4-H, EFNEP combine exercise with healthy habits at youth programs

July 30, 2013 under CANR News, Cooperative Extension

Up for the Challenge teaches kids about healthy livingAs the result of a $2 million donation from the Walmart Foundation to expand the Walmart 4-H Youth Voice: Youth Choice program in Delaware and 20 other states, 4-H and Expanded Food and Nutrition Education Program (EFNEP) Cooperative Extension personnel and volunteers have teamed up to prove that they are “Up for the Challenge” when it comes to teaching healthy living habits to young Delawareans.

In Delaware, 3,000 youths will receive six hours of the Up for the Challenge: Lifetime Fitness, Healthy Decision curriculum delivered by Cooperative Extension staff and a cadre of teenagers. They have been trained to deliver the curriculum in afterschool programs, community centers, 4-H clubs and other sites.

The program, geared toward young people ages 8-12, will be implemented at all Delaware 4-H afterschool sites, including the seven Delaware State Housing Authority (DSHA) sites, all of the Supplemental Nutrition Assistance Program Education (SNAP-Ed) and EFNEP sites and Dover Air Force Base sites. These sites reach 2,000-plus youths.

Delaware has had a strong nutritional education presence through 4-H, EFNEP and SNAP-Ed but one of the things that makes Up for the Challenge unique is that it will be taught by both adult instructors and teen educators.

Sue Snider, coordinator of EFNEP, Cooperative Extension food and nutrition specialist and professor of animal and food sciences in the University of Delaware’s College of Agriculture and Natural Resources, said of the program, “EFNEP nutrition assistants have conducted hands-on educational programs for low-income youth for years. What makes this summer’s classes awesome and special are the teens.”

“This particular topic is awesome because it’s the nutrition and the fitness,” said Karen Johnston, a UD Cooperative Extension agent of Up for the Challenge. “We’ve been doing a great job of using youth and adult educators in tobacco drug and alcohol prevention — we’ve done that throughout the state for a few years now and reached thousands of people. This is nice because now we have the nutrition and the fitness components, so that’s a really great collaboration.”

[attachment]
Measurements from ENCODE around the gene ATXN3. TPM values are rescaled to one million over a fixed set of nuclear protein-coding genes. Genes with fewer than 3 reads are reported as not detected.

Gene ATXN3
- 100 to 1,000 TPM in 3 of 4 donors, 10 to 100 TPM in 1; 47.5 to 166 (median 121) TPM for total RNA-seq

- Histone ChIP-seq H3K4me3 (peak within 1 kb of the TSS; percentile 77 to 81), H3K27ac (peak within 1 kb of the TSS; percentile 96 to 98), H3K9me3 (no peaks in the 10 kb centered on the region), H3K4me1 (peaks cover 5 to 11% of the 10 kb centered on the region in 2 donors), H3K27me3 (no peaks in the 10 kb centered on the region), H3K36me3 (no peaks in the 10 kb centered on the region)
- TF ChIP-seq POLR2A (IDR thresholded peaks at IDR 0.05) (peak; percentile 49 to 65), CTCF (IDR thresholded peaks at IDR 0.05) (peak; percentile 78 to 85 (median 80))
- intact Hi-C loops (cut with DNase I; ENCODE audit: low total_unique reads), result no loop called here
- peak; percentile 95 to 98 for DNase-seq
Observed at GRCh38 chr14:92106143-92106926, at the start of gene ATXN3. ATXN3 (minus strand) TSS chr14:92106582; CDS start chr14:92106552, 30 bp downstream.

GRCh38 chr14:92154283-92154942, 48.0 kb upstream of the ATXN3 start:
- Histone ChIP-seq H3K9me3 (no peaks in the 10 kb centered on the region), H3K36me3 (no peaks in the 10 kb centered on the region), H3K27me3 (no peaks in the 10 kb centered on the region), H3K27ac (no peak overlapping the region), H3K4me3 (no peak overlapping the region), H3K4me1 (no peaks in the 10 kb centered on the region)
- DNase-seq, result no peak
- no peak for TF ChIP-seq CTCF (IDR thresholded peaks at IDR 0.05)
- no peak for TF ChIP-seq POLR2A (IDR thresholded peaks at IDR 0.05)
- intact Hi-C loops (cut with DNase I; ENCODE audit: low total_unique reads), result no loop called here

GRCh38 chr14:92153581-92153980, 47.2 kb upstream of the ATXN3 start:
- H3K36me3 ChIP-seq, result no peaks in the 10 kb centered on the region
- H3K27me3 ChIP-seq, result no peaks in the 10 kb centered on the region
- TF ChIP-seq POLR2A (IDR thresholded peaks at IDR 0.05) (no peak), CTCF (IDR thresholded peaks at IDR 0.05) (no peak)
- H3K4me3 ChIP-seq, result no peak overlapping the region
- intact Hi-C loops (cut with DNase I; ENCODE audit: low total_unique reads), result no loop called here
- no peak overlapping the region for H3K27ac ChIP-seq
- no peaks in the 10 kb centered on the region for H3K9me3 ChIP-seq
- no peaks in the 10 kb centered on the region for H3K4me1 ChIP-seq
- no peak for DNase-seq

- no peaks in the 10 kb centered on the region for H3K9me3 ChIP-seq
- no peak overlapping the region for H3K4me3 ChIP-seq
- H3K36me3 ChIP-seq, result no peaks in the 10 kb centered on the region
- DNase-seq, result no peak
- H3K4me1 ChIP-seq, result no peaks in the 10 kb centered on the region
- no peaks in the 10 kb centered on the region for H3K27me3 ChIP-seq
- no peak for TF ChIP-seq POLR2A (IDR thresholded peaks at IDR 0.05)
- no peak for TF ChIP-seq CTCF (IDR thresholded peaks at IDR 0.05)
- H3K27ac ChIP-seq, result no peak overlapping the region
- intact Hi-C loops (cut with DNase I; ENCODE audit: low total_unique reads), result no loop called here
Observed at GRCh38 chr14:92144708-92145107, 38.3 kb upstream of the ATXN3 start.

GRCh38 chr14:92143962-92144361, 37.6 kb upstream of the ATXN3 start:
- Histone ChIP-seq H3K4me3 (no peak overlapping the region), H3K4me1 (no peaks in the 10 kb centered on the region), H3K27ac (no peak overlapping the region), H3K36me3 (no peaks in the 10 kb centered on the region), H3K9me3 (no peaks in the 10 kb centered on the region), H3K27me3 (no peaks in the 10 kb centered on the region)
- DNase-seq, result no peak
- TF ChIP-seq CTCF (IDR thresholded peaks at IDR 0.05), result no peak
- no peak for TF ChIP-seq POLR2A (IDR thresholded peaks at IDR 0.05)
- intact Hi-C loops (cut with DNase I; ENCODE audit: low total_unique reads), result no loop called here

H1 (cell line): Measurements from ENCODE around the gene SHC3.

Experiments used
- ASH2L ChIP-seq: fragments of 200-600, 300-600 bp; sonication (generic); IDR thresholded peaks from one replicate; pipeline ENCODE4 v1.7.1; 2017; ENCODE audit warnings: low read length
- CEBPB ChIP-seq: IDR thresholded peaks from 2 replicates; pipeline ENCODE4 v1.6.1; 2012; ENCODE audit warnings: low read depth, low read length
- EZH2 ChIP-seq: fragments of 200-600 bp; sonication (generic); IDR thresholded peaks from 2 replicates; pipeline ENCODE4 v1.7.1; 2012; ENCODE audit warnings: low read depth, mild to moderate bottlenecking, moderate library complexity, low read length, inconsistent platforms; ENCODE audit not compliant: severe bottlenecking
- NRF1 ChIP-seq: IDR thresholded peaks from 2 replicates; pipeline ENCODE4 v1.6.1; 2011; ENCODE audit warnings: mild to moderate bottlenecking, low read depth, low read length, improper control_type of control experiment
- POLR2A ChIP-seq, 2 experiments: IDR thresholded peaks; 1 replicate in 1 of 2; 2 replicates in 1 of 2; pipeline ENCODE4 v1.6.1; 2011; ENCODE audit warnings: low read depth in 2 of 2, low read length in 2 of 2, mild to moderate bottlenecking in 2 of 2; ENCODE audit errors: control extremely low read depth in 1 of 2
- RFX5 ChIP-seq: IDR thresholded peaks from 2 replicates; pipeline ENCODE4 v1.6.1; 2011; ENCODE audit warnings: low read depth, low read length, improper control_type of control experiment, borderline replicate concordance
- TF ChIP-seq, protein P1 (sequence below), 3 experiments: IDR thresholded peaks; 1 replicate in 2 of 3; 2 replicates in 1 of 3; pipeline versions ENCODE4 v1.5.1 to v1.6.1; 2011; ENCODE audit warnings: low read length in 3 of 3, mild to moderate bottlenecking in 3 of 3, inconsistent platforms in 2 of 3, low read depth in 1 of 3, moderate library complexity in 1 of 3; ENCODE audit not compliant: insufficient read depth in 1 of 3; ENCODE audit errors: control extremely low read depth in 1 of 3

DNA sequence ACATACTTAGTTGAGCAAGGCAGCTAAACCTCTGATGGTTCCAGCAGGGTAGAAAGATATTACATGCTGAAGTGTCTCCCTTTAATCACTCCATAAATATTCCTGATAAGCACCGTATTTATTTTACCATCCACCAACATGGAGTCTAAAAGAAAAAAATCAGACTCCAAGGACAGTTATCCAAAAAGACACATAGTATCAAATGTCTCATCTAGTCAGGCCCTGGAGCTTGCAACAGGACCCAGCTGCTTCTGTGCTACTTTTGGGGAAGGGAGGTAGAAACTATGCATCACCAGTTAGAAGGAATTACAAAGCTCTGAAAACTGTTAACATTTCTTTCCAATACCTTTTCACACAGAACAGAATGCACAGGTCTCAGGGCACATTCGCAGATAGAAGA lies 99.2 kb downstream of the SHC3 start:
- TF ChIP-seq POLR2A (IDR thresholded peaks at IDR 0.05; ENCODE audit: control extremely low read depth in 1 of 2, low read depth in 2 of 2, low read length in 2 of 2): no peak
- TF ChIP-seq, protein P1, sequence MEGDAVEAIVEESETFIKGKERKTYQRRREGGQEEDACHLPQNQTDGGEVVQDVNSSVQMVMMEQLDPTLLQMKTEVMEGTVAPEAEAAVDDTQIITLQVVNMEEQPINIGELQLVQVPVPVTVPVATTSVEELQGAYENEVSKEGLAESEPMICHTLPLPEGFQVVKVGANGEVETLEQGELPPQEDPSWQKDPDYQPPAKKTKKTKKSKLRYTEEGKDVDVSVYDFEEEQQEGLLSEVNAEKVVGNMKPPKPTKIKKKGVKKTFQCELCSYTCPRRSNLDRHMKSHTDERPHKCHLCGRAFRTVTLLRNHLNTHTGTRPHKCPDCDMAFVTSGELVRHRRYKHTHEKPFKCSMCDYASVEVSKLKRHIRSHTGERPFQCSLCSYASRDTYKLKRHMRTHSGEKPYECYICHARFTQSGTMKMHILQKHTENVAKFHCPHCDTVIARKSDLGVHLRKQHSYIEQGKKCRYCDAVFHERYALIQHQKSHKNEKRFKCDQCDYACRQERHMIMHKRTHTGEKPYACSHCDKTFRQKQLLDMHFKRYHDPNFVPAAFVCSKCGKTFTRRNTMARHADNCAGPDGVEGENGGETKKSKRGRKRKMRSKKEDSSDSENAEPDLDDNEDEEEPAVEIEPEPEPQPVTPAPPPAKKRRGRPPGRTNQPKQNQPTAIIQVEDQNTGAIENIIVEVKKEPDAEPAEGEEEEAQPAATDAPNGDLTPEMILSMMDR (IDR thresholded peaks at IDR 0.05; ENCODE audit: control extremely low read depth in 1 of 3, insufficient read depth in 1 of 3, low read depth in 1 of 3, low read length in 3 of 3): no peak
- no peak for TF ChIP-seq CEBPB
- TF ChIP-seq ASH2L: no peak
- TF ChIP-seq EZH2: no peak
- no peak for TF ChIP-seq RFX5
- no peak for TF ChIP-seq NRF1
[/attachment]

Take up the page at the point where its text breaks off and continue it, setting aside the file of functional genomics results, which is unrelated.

At Kirk Middle School in Newark, Del. — one of the New Castle County locations where the Up for the Challenge curriculum was being taught — EFNEP nutrition assistant Carmella Johnson was teaching participants about grains while also taking time to inform them about yoga. “It’s healthy eating incorporated with exercise,” said Johnson. “It’s a mixture of both throughout the day.”

Johnson said that the young people are taught about the U.S. Department of Agriculture’s MyPlate, which is the new food pyramid, while also learning about things like portion control and reading labels on foods and drinks that they consume.

“A lot of them don’t really think about soda and sugary drinks as being calories,” said Johnson. “They’re drinking a lot of calories but they don’t see that, so we talked about reading labels. If you start reading your labels, you’ll see how many calories you drink and they do add up.”

Johnson added, “Many children just don’t know all the aspects of good nutrition or food preparation and that’s what’s nice about Up for the Challenge — it’s very hands on so the young person has an opportunity to not just learn the plate but also they actually make food in the class.”

Snider said that a 2011 Youth Behavior Risk Factor Surveillance Survey conducted by the Center for Disease Control and Prevention noted that 43 percent of Delaware youth reported that they did not get 60 minutes of physical activity at least five days a week.

Johnston added that having instructors who are closer in age to the children — who teach the classes in conjunction with the adult instructors — helps the young people get excited about learning about healthy living practices. “That’s just so pivotal, having that experiential learning, and it’s memorable,” she said. “The kids are really responding to the youth presence as well as the adult presence in this hands-on activity.”